Markets are volatile and results reporting season is serving up mixed messages on the health of UK Plc. Here's why this trio have struggled.
The recent retreat for shares in industrial software company AVEVA Group (LSE:AVV) accelerated today as more FTSE 100-listed companies revealed the cost of severing their ties with Russia.
Aveva, a member of London’s top flight since replacing retailer Marks & Spencer Group (LSE:MKS) in the May 2019 reshuffle, signalled a likely £20 million hit to profits as it warned that the loss of business due to Russia sanctions will be about 2% of annual revenues.
Shares fell more than 15% today as Cambridge-based Aveva also highlighted cost inflation pressures, including from a “very competitive” software labour market.
Its weaker guidance for 2023 offset a robust finish to the 2022 financial year after 18% revenues growth in the final quarter. The company also reiterated its longer-term 2026 guidance as it expects growth and margins to recover from 2024.
Today’s slide of 390.25p to 1,897.75p means Aveva shares have returned to where they were in December 2018, having topped 4,000p as recently as September.
Its entry into the FTSE 100 index was driven by 2017’s £3 billion deal to merge with the software arm of French energy group Schneider Electric, a move that increased Aveva’s presence in North America and reduced dependency on the cyclical oil and gas sector.
The industrial internet of things, data visualisation and artificial intelligence are among its solutions as Aveva helps customers reduce capital and operating costs. It dates back to 1967 as a breakaway from the University of Cambridge, when it was known as CADCentre, and listed on the stock market in 1996 before changing its name to Aveva in 2001.
Analysts at Investec said that today’s update pointed to a 15%-20% cut to profit numbers as they prepared to lower their previous 4,500p target price. UBS, which was at 4,675p before today, said some of the impact may be limited if management can convince investors that revenue headwinds are mainly one-off in nature.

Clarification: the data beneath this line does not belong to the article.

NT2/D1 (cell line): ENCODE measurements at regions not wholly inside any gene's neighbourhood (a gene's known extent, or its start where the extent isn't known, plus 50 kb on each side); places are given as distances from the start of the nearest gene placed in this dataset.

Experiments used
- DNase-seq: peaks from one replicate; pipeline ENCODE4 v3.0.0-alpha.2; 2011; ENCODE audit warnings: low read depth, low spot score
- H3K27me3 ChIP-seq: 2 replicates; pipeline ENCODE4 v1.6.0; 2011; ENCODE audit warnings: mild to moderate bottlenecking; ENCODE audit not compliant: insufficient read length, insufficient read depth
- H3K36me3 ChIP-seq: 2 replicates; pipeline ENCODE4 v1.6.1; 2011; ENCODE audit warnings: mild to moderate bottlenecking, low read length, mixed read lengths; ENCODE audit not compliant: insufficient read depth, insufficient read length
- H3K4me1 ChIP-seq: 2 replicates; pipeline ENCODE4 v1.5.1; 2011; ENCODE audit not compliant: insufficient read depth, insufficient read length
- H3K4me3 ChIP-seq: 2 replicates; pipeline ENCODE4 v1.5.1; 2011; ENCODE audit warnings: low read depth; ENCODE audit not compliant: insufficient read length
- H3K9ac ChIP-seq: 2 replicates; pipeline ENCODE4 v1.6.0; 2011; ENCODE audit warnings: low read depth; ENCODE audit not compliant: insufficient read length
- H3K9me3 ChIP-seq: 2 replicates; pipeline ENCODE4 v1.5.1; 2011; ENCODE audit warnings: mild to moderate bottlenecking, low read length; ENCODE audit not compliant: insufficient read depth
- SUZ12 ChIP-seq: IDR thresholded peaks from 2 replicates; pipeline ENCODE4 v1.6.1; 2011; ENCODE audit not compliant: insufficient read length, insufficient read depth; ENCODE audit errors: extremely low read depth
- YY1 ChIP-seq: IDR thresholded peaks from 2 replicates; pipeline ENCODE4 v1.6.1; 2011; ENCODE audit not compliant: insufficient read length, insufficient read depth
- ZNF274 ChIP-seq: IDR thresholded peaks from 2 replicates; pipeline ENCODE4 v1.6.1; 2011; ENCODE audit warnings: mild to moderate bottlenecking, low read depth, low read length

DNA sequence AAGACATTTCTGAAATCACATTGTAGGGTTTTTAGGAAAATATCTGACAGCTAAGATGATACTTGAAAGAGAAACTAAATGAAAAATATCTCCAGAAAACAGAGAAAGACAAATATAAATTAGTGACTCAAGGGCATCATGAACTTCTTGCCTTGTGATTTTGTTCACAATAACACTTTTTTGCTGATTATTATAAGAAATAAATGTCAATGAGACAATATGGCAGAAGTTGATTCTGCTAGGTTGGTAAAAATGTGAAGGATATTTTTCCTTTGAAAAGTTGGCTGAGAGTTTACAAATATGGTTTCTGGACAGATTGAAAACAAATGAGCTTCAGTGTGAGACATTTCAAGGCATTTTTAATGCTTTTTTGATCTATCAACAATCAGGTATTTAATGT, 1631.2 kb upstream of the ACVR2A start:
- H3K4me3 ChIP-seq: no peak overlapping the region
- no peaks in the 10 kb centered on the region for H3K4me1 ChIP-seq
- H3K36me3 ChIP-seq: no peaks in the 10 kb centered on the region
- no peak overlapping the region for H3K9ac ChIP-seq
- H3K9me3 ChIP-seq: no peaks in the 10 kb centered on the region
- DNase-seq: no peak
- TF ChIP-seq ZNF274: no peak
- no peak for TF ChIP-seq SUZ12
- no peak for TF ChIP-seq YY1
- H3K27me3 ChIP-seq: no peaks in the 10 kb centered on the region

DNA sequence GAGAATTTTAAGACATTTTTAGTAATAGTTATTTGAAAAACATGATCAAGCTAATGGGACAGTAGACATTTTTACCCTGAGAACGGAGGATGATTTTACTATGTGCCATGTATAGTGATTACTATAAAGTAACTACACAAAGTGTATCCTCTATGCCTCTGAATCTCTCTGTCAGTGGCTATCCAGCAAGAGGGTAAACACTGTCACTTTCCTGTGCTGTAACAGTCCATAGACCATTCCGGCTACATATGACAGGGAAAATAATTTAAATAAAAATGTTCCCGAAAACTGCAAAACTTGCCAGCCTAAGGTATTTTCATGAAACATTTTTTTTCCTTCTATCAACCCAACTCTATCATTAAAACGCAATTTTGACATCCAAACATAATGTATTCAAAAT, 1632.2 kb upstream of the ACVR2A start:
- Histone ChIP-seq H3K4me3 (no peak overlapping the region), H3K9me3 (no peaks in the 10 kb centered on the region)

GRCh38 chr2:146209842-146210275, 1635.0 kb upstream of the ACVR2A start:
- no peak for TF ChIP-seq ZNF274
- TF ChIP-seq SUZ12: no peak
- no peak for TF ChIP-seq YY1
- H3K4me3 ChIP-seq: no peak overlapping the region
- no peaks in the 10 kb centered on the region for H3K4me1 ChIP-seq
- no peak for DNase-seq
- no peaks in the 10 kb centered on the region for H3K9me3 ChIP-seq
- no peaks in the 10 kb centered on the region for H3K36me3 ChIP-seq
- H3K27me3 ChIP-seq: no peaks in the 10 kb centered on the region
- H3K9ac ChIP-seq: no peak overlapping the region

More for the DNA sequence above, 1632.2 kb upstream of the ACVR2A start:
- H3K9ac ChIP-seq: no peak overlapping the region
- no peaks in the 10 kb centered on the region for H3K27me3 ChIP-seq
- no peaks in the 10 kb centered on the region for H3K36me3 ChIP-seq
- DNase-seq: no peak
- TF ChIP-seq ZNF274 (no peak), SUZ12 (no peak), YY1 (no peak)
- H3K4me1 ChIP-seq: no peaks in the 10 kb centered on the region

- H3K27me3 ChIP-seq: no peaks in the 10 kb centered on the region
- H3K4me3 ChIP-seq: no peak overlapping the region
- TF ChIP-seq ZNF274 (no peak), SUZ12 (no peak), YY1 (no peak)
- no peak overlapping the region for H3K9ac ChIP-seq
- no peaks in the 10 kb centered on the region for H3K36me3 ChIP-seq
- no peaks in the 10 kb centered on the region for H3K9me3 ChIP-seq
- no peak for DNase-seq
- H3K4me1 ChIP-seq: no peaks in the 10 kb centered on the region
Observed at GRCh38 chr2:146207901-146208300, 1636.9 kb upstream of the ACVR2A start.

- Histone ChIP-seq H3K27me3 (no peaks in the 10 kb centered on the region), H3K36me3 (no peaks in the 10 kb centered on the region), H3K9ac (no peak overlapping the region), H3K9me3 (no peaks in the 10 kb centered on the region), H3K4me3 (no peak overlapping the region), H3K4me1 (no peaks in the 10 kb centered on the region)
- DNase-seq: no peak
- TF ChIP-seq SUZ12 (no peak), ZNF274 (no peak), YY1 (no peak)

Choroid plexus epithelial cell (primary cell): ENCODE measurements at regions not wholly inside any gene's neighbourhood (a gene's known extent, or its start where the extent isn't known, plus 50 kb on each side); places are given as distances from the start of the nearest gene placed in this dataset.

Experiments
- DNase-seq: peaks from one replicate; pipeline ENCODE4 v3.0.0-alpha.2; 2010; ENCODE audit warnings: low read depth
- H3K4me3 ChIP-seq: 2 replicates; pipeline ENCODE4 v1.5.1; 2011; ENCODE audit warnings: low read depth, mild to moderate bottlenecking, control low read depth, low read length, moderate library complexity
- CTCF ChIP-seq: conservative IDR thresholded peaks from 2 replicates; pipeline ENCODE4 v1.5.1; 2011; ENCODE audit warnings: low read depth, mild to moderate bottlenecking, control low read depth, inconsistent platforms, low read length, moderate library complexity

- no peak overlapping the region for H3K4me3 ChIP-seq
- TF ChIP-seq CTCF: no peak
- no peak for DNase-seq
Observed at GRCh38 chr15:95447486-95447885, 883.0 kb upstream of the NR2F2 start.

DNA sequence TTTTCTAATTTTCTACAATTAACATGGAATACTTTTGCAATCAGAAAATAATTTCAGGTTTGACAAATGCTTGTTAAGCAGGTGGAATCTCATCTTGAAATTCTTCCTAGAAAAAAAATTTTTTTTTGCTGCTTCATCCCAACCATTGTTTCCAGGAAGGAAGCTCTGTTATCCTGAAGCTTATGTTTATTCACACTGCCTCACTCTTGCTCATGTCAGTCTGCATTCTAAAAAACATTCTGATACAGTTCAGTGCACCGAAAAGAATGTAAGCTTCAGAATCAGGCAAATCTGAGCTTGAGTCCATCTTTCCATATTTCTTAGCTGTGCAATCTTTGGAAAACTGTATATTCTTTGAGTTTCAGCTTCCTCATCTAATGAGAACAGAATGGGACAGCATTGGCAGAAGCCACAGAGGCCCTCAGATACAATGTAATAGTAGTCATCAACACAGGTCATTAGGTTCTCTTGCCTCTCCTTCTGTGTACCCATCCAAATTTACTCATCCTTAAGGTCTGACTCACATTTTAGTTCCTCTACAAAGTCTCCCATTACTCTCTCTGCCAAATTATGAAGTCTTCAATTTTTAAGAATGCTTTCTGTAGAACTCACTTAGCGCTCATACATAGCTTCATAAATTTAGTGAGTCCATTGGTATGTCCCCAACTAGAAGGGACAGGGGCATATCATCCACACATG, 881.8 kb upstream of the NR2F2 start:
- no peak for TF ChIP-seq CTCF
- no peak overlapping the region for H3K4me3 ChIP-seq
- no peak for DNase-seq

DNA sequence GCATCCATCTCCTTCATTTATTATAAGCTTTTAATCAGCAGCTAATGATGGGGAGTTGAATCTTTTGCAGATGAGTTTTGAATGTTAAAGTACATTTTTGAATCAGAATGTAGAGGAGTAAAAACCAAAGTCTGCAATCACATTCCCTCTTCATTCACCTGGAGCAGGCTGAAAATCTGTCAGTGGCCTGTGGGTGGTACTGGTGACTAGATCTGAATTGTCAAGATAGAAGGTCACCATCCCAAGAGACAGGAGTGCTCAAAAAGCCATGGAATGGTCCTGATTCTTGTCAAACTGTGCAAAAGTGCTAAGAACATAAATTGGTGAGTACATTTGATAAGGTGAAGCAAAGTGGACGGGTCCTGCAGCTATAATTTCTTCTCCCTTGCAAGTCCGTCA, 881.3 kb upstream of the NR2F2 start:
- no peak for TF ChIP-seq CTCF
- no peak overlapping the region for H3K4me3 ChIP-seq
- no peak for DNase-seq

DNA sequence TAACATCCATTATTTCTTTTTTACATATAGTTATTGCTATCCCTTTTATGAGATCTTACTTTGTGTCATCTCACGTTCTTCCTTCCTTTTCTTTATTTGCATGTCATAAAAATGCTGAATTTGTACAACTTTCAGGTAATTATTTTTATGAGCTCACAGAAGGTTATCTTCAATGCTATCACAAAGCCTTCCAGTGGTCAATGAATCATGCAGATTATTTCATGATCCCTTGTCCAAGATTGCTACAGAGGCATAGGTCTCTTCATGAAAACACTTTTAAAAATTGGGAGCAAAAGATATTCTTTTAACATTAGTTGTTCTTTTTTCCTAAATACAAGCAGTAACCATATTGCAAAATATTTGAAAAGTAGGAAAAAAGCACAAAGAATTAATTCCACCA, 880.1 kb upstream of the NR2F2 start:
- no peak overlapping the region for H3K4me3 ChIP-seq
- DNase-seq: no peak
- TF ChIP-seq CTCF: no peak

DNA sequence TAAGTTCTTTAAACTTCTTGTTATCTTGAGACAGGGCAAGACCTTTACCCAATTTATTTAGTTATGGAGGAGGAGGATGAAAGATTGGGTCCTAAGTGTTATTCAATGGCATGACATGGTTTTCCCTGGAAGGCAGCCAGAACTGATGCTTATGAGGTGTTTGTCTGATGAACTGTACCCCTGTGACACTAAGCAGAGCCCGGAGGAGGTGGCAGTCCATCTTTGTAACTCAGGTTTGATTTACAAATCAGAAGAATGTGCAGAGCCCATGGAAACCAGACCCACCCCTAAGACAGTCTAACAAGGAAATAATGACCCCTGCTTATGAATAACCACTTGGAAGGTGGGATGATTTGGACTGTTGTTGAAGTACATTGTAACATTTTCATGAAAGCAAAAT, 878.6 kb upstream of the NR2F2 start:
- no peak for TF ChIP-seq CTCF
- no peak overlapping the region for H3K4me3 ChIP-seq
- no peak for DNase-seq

Another FTSE 100 stock under pressure today after revealing the financial impact of Russian sanctions was London Stock Exchange Group (LSE:LSEG), which dropped 116p to 7,968p.
It estimated the cost at £60 million for 2022, most of which reflects the suspension of data and analytics services to customers in Russia. The guidance offset an otherwise strong update, with first quarter revenues growth being 6.3% — or 6.8% when excluding the loss of the Russia business. UBS has a neutral recommendation and 8,150p target.
In the FTSE 250 index, shares in WH Smith (LSE:SMWH) were among the biggest fallers despite interim results highlighting optimism around the recovery prospects for its travel store estate. The retailer reported that travel revenues in the eight weeks to 23 April were at 114% of 2019 levels, rising to 126% for the Easter holiday period.
The size of the travel estate continues to grow following a number of contract wins, particularly in Spain. The high street arm delivered a resilient performance as group-wide profits for the six months to the end of February came to a better-than-expected £14 million.
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The company added that a recent cyber attack on its Funky Pigeon online greetings card business was unlikely to have a material impact on its financial position.
Shares fell 65p to 1446.5p today as sentiment towards the retail sector continued to weaken. HSBC notes that the company currently trades on 22.6 times 2022 earnings, dropping to 15 times in 2023 and compared with a pre-pandemic multiple of 20-21 times.
It has a target price of 1,840p, while Investec Securities was at 2,140p prior to today’s results.
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